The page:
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Home / Doug's Chocolate Republic  /   Review: La Molina Le Miscele At Latte

     
La Molina Le Miscele Al Latte 
Posted: 11 September 2011    8.0 
La Molina Le Miscele Al Latte The quality of the 36% Le Miscele Al Latte crept up on me, like many a good milk chocolate bar does. On the first bite, I thought the bar was okay, balanced, tasty, but not worth the prices charged for it. By the fourth block, I knew I was in the presence of craftsmen.  La Molina might not go well on a pizza, but it's fine for everything else.    
Avg price/gram: USD 0.091   Cocoa %: 36  Size: 75g  Italy chocoalte 
       


It's about time Italy had a bar represented at the Chocolate Republic.  Let's be honest.   No one thinks of Italy when they think of fine chocolate.   They think of Switzerland, Belgium, maybe France or Germany.  Italy?  It's a good place to take a canal ride, grab a pizza, and get shot by mafioso.       

I saw this bar in my package from Aussie Dave and initially wondered what kind of crack pipe had he been smoking.  A plain red wrapper with the cocoa solid percentage on the front; the silhouette of a woman on the back with sparse English and Italian text.  No glorified descriptions of exotic flavors to be tasted, no adulterated fantasized version of the company's past.         

La Molina has been around since 2000, started by brothers Riccardo and Massimiliano Lunardi.  Their father had a bakery near Pisa in Tuscany, and the bros spent years making pastries.  The company claims it sources its cacao beans from small plantations. 

La Molina chocolateDoing my research, I found that the company is known for its unusual taste combinations inspired by the traditions of Tuscany.  Yours truly didn't get to sample any unusual combinations, and that's probably a good thing.  Fancy combinations can shield the mediocrity of the underlying chocolate.  A simple milk chocolate tasting is the best way to gauge whether the company has solid chocolate-making chops.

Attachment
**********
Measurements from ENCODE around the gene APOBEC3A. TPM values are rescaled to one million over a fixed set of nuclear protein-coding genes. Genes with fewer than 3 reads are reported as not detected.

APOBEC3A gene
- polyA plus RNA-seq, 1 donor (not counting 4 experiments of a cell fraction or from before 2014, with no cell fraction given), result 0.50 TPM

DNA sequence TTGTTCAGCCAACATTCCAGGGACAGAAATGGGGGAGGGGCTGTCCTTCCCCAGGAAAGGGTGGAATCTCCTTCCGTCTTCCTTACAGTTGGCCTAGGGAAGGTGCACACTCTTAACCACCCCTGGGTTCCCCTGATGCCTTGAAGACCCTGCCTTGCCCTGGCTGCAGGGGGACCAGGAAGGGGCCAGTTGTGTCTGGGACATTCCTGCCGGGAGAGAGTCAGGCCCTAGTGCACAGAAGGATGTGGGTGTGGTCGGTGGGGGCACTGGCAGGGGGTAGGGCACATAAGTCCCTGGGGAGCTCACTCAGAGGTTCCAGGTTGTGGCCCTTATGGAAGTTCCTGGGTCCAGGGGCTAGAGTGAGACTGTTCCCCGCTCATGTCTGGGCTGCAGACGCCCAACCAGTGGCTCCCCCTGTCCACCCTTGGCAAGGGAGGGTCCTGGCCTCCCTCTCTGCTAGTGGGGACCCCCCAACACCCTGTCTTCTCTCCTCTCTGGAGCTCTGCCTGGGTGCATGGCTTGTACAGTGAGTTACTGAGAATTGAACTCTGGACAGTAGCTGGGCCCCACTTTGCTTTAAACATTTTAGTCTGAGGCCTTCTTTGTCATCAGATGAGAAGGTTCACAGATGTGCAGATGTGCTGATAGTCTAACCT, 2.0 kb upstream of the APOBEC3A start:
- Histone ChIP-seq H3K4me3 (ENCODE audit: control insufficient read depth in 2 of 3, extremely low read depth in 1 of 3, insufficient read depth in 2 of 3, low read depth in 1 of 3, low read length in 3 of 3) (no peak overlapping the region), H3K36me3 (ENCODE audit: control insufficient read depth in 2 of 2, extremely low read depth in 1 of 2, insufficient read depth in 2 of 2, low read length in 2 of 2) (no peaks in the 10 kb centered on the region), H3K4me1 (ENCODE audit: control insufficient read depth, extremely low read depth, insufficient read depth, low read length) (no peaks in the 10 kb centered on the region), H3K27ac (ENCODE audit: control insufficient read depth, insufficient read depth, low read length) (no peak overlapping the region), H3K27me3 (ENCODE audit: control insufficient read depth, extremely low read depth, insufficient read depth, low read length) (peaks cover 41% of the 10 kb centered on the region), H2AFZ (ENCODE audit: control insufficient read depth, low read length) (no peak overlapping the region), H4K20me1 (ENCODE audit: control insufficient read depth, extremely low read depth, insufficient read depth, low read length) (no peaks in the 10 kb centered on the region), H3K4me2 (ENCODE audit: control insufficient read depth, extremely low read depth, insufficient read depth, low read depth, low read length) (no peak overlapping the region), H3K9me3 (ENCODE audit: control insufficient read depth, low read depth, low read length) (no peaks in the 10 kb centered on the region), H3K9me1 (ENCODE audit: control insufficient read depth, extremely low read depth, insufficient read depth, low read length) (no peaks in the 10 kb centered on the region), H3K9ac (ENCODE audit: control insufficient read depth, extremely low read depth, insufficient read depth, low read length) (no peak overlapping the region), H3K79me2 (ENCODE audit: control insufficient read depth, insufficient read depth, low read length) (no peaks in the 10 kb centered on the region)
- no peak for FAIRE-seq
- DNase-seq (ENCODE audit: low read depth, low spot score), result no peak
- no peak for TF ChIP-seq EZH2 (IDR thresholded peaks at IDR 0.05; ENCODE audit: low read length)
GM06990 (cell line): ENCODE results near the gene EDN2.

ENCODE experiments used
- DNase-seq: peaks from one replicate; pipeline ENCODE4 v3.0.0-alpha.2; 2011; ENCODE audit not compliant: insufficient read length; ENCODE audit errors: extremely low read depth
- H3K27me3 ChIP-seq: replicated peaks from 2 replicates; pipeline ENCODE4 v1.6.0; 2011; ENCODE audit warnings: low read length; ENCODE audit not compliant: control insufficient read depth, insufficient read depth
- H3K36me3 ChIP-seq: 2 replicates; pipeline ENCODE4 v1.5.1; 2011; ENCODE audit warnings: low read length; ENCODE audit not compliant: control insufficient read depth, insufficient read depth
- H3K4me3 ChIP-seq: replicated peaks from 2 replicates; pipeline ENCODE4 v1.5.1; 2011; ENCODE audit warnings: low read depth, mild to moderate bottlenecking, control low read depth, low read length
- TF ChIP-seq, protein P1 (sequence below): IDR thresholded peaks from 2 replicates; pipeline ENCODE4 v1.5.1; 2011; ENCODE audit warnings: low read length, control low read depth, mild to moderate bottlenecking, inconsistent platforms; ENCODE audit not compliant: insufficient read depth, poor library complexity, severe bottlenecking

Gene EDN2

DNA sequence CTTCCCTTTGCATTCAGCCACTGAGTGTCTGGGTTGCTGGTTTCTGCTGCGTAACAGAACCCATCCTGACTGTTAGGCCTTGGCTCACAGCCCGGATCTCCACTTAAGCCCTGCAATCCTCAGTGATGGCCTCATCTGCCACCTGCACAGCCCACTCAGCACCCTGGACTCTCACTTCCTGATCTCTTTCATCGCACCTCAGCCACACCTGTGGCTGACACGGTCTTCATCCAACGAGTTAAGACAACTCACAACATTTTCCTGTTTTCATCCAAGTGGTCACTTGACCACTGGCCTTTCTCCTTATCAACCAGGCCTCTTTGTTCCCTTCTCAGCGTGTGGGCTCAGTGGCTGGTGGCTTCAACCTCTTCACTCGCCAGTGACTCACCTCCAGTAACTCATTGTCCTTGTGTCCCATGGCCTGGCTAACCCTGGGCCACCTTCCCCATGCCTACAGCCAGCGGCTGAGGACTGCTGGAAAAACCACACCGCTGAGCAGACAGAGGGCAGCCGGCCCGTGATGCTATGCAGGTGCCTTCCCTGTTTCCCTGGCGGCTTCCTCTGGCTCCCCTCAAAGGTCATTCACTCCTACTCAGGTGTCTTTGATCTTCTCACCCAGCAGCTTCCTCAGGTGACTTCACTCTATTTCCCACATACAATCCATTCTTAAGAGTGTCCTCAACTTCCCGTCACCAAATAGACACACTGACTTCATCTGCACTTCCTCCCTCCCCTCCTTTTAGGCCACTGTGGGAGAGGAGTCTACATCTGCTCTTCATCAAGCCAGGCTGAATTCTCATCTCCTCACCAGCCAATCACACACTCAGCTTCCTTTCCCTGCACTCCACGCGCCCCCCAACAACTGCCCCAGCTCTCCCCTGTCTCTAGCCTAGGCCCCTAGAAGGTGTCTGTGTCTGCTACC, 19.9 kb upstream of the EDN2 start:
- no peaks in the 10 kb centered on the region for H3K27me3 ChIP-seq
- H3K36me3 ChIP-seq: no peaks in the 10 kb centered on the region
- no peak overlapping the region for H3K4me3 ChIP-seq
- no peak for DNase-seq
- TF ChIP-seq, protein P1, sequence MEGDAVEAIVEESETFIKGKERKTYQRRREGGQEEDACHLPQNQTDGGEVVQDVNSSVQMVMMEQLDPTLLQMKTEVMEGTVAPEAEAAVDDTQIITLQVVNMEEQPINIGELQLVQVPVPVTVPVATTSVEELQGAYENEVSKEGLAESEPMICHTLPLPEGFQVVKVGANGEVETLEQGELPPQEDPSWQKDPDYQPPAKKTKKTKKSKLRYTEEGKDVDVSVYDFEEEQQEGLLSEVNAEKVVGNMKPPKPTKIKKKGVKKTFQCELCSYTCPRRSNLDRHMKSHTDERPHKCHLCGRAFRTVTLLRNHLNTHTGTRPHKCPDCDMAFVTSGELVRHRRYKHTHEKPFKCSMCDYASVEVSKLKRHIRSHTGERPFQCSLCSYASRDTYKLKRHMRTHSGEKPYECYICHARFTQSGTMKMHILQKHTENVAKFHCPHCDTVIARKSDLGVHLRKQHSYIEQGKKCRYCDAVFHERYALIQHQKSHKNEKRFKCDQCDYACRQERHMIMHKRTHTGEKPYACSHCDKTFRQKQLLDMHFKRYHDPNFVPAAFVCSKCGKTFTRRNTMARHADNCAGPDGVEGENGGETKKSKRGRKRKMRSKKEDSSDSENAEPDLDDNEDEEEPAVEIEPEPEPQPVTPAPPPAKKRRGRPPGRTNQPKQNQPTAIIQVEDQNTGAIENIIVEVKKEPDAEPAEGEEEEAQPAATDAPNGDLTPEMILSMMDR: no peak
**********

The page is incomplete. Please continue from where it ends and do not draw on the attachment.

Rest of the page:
I anticipated La Molina was more than up to the task when I investigated their chocolate range.  The typical manufacturer will have a milk (cocoa solids: 30-35%), a bittersweet (40-50%), a light dark (60%), and maybe a heavy dark (75%).  La Molina isn't scared to not spread their offerings by huge differentials.  Notice their milk range has a 33%, 36%, and 39%.  Enlist Cadbury to make a 33%, 36%, and 39% bar and they'd all taste the same, and Cadbury knows it, which is why they'd never do it.        

The quality of the 36% Le Miscele Al Latte crept up on me, like many a good milk chocolate bar does.  On the first bite, I thought the bar was okay, balanced, tasty, but not worth the prices charged for it.   By the fourth block, I knew I was in the presence of craftsmen.   I gave a piece to my wife.  She loved it and for a small period of time afterwards, Italian food, accents, citizenship, and Mussolini's Fascist philosophies were pleasing concepts to her.  Only then did I try to dig up some background information on this brand I'd never, ever heard of.  

La Molina might not go well on a pizza, but it's fine for everything else.     

If you liked reading this, consider savoring these reviews:
 Dove Hazelnut & Raisin from United Arab Emirates -- 25% cocoa solids
 Casino Dark Chocolate Truffle Fantasy from France -- 49% cocoa solids
 The Complete Chocolate Republic Index


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